OTDR Dead Zone Explained: How to Eliminate Its Effect?

Updated on Apr 30, 2020

Optical Time Domain Reflectometer (OTDR) is one of the most versatile and widely used fiber optic testers to certify the performance of new fiber optic links and detect the issues of existing fiber links. As one of the key specifications in OTDR, OTDR dead zone is worth to be noticed for better link testing performance.

What Is the OTDR Dead Zone?

The OTDR dead zone refers to the distance (or time) where the OTDR cannot detect or precisely localize any event or artifact on the fiber link. It is always prominent at the very beginning of a trace or at any other high OTDR reflectance event.

Figure 1 OTDR Dead Zone Illustration.jpg

OTDR dead zone is caused by a Fresnel reflection (mainly caused by air gap at OTDR connection) and the subsequent recovery time of the OTDR detector. When a strong reflection occurs, the power received by the photodiode can be more than 4,000 times higher than the backscattered power, which causes the detector inside of OTDR to become saturated with reflected light. Thus, it needs time to recover from its saturated condition. During the recovering time, it can not detect the backscattered signal accurately which results in a corresponding dead zone on the OTDR trace. This is like when your eyes need to recover from looking at the bright sun or the flash of a camera. In general, the higher the reflectance, the longer the dead zone is. Additionally, OTDR dead zone is also influenced by the pulse width. A longer pulse width can increase the dynamic range which results in a longer dead zone.

Types of OTDR Dead Zone

In general, dead zone in OTDR can be divided into event dead zone and attenuation dead zone.

Event Dead Zone

The event dead zone (EDZ) is the minimum distance between the beginning of one reflective event and the point where a consecutive reflective event can be detected. According to the Telcordia definition, the event dead zone is defined as the distance between two cursors set 1.5 dB below a reflective peak. In single mode OTDRs, the EDZ value can be as low as about 1 meter. For multimode instruments, the shortest EDZ is about 20 cm. The purpose of the EDZ specification is to provide an indication of the distance after a connector where an accurate length measurement can be made.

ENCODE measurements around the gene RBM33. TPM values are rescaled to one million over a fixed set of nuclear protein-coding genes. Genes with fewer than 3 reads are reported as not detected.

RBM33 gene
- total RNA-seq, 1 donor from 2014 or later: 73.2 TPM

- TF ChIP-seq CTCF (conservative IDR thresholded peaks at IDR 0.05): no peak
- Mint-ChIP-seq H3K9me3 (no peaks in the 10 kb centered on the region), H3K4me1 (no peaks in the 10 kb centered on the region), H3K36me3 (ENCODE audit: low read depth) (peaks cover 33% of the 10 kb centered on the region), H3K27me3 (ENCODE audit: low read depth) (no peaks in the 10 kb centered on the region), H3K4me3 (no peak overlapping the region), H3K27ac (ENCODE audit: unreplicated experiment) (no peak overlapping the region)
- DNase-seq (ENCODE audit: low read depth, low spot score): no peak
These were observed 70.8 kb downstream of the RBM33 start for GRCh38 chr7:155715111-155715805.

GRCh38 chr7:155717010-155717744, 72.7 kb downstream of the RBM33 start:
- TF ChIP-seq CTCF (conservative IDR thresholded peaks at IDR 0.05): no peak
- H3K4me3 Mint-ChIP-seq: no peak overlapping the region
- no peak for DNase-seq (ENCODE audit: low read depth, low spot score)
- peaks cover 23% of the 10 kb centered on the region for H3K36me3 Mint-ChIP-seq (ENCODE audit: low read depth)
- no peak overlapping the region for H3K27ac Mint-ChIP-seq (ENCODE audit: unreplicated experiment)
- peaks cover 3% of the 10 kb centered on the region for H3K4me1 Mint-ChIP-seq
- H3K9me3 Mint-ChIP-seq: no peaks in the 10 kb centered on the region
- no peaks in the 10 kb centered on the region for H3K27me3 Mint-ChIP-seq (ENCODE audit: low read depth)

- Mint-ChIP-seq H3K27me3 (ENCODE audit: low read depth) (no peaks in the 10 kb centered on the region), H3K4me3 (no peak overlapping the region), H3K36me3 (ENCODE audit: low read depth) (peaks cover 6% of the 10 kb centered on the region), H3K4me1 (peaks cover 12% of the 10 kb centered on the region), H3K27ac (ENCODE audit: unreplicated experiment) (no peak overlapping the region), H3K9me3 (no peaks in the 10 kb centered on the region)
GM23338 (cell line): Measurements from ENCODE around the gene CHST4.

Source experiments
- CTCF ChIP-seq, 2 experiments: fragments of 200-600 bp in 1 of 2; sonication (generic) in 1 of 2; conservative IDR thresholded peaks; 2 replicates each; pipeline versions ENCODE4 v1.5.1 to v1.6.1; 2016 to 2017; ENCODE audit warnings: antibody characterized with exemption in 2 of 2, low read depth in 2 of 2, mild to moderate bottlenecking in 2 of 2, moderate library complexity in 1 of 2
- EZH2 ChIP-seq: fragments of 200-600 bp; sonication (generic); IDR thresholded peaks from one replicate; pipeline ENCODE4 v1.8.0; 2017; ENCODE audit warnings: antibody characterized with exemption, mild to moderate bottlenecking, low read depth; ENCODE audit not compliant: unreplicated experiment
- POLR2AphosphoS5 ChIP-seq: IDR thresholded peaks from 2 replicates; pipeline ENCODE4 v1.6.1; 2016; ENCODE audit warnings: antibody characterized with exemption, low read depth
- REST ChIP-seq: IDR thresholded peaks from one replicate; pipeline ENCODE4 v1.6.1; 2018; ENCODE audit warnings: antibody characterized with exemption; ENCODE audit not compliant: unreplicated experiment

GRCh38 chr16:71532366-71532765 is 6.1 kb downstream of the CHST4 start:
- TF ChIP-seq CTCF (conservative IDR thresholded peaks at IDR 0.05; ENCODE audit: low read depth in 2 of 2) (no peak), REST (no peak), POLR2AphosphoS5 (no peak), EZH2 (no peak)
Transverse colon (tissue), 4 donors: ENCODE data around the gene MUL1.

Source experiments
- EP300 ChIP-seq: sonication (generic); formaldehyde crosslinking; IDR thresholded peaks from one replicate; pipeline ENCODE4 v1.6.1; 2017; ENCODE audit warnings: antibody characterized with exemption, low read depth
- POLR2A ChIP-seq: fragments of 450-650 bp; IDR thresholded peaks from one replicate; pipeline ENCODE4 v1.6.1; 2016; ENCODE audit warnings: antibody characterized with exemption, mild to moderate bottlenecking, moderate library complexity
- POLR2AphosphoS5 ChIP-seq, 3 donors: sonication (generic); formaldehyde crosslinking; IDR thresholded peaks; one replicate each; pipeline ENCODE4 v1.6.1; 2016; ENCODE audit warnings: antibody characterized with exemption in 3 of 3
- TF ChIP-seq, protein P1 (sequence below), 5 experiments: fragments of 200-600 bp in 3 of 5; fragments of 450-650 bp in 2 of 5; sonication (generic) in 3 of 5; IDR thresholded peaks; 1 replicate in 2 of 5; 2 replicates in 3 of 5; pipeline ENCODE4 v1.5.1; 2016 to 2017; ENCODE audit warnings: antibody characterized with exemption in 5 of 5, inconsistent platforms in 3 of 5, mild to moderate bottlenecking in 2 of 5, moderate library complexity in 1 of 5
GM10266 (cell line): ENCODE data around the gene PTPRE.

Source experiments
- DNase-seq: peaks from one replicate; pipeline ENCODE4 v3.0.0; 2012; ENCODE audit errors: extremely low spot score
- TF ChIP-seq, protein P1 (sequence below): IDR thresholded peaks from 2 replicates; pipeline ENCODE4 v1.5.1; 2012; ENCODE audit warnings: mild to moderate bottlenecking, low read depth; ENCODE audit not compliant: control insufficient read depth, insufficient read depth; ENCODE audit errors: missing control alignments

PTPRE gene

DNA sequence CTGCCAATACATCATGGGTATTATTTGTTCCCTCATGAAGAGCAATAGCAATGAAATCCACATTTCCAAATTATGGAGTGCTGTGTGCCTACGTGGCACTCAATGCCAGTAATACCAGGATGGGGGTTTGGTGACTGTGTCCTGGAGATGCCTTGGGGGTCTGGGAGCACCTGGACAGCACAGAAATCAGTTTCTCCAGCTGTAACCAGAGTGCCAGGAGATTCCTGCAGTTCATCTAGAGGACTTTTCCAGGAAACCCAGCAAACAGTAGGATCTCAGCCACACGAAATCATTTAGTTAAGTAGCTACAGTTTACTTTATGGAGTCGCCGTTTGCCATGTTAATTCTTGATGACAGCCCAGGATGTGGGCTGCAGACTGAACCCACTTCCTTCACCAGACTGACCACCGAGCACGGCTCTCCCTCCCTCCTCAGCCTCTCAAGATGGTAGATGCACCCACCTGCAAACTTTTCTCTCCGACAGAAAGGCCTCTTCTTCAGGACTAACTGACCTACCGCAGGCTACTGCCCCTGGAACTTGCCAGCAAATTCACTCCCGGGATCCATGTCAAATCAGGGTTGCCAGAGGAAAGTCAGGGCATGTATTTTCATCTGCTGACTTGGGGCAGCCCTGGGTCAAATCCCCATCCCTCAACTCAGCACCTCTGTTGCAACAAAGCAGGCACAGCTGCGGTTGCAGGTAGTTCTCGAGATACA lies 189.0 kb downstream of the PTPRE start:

Figure 2 Event Dead Zone Illustration.jpg

The shortest-possible event dead zone allows the OTDR to detect closely spaced events in the link. For instance, testing fibers in premises networks (particularly in data centers) requires an OTDR with short event dead zones since the patch cords of the fiber link are often very short. If the dead zones are too long, some connectors may be missed and will not be identified by the technicians, which makes it harder to locate a potential problem.

Attenuation Dead Zone

The attenuation dead zone (ADZ) is the minimum distance after which a consecutive non-reflective event (for example, splice) can be detected and measured. According to the Telcordia definition, the ADZ is defined as the distance between the rising edge of the pulse to the 0.5 dB deviation from a straight line fit to the backscatter level. The backscatter level is the sloping line on the trace that provides the fiber attenuation value. Thus, the attenuation dead zone specification is always larger than the event dead zone specification.

Figure 3 Attenuation Dead Zone Illustration.jpg

Short attenuation dead zones enable the OTDR not only to detect a consecutive event but also to return the loss of closely spaced events. For instance, the loss of a short patch cord within a network can now be known, which helps technicians to have a clear picture of what is actually inside the link.

The following figure clearly illustrates one fusion splice event following a connector pair event. The first one falls within the ADZ, and the second one falls out of the range of the ADZ.

Figure 4 Attenuation Dead Zone Example With Fusion Splice.jpg

Note: In general, to avoid problems caused by the OTDR dead zone, a launch cable of sufficient length is always used when testing cables which allows the OTDR trace to settle down after the test pulse is sent into the fiber so that users can analyze the beginning of the cable they are testing.

How to Reduce Dead Zones to Get Better OTDR Performance?

There is always at least one dead zone in every fiber—where it is connected to the OTDR. The existence of dead zones is an important drawback for OTDR, especially in short-haul applications with a large number of fiber optic components. Thus, it is important to minimize the effects of dead zones wherever possible.

As mentioned above, OTDR dead zones can be reduced by using lower pulse width, but it will decrease the dynamic range. Thus, it is important to select the right pulse width for the link under test when characterizing a network or a fiber. In general, short pulse width, short dead zone and low power are used for premises fiber testing and troubleshooting to test short links where events are closely spaced, while a long pulse width, long dead zone and high power are used for long-haul fiber testing and communication to reach further distances for longer networks or high-loss networks. In addition, an OTDR Launch Box can be used to reduce the dead zones as well.


From all the above, it is necessary for users to choose appropriate configurations/setups to get the maximum OTDR performance according to the value of OTDR dead zones. However, OTDRs of different brands are designed with different minimum dead zone parameters since manufacturers use different testing conditions to measure the dead zones. Under such circumstances, it is better to choose OTDRs of big brands or companies.

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